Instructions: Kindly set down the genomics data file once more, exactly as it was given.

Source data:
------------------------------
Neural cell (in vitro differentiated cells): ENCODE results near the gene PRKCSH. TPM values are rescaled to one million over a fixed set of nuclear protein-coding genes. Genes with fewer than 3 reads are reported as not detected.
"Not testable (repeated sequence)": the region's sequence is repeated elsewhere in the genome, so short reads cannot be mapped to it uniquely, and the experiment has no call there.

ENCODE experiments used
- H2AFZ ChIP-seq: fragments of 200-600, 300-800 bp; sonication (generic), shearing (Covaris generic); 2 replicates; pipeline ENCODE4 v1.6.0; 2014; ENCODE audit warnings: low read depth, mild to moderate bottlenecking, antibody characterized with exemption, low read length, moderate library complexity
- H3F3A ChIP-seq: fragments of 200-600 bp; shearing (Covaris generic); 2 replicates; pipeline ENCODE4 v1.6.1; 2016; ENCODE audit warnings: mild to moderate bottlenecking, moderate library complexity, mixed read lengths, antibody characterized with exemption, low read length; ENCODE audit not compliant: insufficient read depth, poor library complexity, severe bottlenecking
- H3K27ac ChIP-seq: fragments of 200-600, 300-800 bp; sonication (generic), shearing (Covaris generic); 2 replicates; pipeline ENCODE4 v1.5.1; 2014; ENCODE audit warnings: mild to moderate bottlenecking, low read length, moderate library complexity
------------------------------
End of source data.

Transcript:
Neural cell (in vitro differentiated cells): ENCODE results near the gene PRKCSH. TPM values are rescaled to one million over a fixed set of nuclear protein-coding genes. Genes with fewer than 3 reads are reported as not detected.
"Not testable (repeated sequence)": the region's sequence is repeated elsewhere in the genome, so short reads cannot be mapped to it uniquely, and the experiment has no call there.

ENCODE experiments used
- H2AFZ ChIP-seq: fragments of 200-600, 300-800 bp; sonication (generic), shearing (Covaris generic); 2 replicates; pipeline ENCODE4 v1.6.0; 2014; ENCODE audit warnings: low read depth, mild to moderate bottlenecking, antibody characterized with exemption, low read length, moderate library complexity
- H3F3A ChIP-seq: fragments of 200-600 bp; shearing (Covaris generic); 2 replicates; pipeline ENCODE4 v1.6.1; 2016; ENCODE audit warnings: mild to moderate bottlenecking, moderate library complexity, mixed read lengths, antibody characterized with exemption, low read length; ENCODE audit not compliant: insufficient read depth, poor library complexity, severe bottlenecking
- H3K27ac ChIP-seq: fragments of 200-600, 300-800 bp; sonication (generic), shearing (Covaris generic); 2 replicates; pipeline ENCODE4 v1.5.1; 2014; ENCODE audit warnings: mild to moderate bottlenecking, low read length, moderate library complexity